BW: Have you had any interviews that completely bombed?

RB: No, I don’t think so. And I say that because I’ve pretty much been ready for all of the interviews that I’ve done, and not just the “tribute” interviews but also the post-film interviews for BIFF. I watch all of the films in advance. I do some kind of research on all of the issues so that I can speak knowledgeably. For instance, two years ago we had a film about the monks in Burma protesting the conditions there, and onstage afterwards we had a Boulder resident who was a former Burmese princess from 50 years ago who lives here. Before that night, not only had I seen the film twice, but I did my research on who this woman is and the life that she led. So that interview went well because I totally knew my subject.

BW: How did you get involved with BIFF?

RB: Well, I was very fortunate that for the last year of my tenure at KBCO I was the promotions director. [BIFF founders] Kathy and Robin [Beeck] came to me, and I cut the promotions deal for KBCO to be the radio sponsor [for BIFF]. We really hit it off because I’m a film fan; I’ve held an Oscars contest for 20 years. When I left KBCO they came to me and asked if I would help with some projects that they were doing for BIFF. And I’ve just worked for them every year ever since, for five years now.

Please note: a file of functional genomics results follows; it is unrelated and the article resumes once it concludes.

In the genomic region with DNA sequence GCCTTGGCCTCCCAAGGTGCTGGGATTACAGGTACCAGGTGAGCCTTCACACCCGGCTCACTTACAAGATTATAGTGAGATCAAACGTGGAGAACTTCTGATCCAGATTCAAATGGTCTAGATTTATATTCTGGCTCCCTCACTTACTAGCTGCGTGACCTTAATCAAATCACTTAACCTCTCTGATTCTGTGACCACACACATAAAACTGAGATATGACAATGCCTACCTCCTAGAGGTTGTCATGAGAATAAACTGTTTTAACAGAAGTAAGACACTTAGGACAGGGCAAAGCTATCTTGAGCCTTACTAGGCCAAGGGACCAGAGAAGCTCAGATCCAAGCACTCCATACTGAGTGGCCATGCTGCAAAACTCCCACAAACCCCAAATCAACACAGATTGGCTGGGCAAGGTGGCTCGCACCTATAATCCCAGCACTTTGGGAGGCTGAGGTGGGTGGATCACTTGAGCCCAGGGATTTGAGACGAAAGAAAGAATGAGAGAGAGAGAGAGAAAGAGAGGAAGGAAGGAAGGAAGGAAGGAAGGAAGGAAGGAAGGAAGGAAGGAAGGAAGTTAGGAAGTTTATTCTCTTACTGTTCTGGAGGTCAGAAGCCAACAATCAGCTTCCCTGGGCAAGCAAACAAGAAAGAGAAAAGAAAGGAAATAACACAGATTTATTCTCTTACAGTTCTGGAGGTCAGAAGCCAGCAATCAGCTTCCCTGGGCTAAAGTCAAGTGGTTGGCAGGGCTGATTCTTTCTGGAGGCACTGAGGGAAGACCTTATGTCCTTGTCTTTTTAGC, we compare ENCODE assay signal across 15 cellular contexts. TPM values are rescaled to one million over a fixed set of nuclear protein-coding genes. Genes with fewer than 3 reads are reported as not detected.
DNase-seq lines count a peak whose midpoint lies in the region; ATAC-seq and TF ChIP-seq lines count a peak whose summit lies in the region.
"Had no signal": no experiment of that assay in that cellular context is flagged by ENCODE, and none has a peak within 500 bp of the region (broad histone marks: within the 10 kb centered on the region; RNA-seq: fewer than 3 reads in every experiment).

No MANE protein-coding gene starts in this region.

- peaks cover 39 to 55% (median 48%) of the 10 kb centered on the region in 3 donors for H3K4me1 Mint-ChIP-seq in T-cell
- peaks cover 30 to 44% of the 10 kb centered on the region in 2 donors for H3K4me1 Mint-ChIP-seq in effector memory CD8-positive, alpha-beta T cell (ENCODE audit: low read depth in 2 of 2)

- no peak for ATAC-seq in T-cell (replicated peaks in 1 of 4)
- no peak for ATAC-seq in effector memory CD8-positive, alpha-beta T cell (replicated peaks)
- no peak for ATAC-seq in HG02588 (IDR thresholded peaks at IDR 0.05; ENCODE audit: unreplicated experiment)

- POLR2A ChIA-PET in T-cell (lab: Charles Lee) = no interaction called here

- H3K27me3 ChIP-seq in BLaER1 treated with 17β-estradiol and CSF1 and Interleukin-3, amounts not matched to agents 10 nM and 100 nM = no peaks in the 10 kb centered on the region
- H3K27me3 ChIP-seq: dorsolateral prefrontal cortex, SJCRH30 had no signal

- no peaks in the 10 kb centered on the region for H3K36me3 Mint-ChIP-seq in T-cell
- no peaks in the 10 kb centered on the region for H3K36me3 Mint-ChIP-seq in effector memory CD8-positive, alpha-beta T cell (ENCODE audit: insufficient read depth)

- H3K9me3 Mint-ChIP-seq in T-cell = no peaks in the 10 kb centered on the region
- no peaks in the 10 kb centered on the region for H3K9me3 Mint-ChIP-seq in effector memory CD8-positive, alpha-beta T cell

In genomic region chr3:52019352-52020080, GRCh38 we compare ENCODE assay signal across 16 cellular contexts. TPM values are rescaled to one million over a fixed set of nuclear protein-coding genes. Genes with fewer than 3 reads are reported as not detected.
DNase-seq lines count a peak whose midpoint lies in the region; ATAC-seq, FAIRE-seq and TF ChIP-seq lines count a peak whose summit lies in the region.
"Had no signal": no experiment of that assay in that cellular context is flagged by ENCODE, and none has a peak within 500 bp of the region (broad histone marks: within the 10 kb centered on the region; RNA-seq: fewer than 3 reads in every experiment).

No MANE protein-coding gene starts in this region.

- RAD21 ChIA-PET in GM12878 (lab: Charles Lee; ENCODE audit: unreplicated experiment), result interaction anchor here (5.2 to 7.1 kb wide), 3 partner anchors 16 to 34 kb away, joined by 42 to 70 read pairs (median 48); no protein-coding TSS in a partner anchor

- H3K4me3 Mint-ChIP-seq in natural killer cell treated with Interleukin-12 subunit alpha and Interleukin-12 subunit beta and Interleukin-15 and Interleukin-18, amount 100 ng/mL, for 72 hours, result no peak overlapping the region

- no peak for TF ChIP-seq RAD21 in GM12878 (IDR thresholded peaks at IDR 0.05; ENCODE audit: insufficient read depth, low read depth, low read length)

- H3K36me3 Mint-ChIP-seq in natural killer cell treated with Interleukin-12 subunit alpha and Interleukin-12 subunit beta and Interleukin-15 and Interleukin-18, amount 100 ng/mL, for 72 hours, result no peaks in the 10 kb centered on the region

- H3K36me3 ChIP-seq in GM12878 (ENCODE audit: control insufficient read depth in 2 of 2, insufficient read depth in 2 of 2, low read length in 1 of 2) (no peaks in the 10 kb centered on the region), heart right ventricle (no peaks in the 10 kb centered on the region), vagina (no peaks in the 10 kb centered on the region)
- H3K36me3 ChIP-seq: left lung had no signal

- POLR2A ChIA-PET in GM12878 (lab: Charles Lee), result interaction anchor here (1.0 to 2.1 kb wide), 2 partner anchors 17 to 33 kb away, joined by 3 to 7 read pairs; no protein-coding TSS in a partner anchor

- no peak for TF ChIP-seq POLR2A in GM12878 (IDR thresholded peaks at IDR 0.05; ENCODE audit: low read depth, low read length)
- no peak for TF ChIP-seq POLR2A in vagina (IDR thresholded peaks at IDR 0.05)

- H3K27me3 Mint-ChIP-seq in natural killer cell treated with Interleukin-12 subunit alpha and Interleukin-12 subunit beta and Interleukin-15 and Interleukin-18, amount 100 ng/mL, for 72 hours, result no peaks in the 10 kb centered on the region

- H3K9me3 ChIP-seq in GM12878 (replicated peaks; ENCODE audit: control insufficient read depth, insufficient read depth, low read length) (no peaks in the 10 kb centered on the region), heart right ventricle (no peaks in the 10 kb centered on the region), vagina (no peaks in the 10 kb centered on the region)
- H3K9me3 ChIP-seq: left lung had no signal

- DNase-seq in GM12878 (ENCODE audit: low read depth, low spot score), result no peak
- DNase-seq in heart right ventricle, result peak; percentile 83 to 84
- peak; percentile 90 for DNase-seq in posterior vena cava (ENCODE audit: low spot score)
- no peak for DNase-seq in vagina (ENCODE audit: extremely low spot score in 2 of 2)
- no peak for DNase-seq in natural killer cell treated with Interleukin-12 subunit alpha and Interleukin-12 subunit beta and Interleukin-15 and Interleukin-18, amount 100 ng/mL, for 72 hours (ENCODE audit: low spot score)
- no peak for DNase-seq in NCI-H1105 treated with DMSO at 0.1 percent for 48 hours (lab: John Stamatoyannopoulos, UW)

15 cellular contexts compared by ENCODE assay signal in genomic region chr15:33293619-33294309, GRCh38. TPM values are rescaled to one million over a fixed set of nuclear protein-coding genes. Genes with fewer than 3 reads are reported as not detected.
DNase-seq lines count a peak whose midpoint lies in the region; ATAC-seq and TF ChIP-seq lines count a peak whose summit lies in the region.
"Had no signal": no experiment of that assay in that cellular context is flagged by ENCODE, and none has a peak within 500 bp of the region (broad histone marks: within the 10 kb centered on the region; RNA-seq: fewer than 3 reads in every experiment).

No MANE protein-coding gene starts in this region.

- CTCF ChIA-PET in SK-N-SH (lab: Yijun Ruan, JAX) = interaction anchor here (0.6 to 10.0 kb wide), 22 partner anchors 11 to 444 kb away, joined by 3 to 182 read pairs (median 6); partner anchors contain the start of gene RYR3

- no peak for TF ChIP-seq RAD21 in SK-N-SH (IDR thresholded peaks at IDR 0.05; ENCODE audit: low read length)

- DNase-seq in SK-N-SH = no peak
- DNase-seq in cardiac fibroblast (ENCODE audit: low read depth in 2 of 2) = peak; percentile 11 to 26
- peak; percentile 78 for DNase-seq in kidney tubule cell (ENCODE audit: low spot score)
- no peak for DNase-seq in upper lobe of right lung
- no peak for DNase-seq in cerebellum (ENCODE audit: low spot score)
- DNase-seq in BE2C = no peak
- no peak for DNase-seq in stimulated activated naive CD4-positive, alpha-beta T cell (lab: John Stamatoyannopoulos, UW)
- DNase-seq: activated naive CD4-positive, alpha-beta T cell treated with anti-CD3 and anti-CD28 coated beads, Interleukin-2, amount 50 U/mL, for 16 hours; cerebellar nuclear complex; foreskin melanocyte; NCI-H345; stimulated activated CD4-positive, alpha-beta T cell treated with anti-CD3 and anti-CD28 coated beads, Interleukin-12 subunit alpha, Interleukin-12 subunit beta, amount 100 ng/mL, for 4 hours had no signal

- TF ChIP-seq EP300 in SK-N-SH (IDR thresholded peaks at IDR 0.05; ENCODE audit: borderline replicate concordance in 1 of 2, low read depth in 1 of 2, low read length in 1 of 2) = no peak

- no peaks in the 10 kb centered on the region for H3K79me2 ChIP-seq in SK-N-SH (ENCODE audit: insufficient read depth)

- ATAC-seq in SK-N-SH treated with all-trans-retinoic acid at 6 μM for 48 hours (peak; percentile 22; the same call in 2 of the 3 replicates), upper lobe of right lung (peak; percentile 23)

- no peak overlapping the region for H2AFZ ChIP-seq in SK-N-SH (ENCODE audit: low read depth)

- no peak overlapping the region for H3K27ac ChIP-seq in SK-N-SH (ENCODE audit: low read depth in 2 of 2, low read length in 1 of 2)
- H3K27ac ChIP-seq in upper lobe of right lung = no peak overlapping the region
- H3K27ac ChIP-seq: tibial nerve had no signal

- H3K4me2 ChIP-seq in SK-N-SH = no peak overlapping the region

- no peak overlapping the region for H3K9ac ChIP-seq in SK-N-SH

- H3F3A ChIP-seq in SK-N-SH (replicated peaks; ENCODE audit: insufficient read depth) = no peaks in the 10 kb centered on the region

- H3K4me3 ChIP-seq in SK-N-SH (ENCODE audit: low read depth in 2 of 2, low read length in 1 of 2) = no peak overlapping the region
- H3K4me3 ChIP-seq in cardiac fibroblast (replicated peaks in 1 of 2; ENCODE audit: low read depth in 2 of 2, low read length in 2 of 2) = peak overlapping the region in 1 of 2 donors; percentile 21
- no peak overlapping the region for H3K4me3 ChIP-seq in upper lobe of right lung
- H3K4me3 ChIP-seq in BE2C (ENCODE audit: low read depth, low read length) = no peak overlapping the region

BW: Is it essentially the same process every year?

RB: Well, it can’t be exactly the same, although there are some commonalities year after year. We, as a committee, sit down in the summertime and say, “Who would we like to come? Who fits what BIFF is about?” And we look at a number of different people, and we don’t always get our first choice, because these people are very busy. But once those people are chosen and we know they’re coming, that’s when I start doing my research of watching their films, reading what I can, finding things on YouTube, finding other interviews online, and trying to know as much about the person, their work and their life, and who they are, as I can. I look at my job sitting on that stage in two ways: I want to walk that line of making it entertaining but informative. And I try to make that person [I’m interviewing] comfortable by creating a respectful video that we show beforehand, but also by knowing as much as I can about them so that they see that I’ve done the homework to be ready to talk about whatever they want to talk about.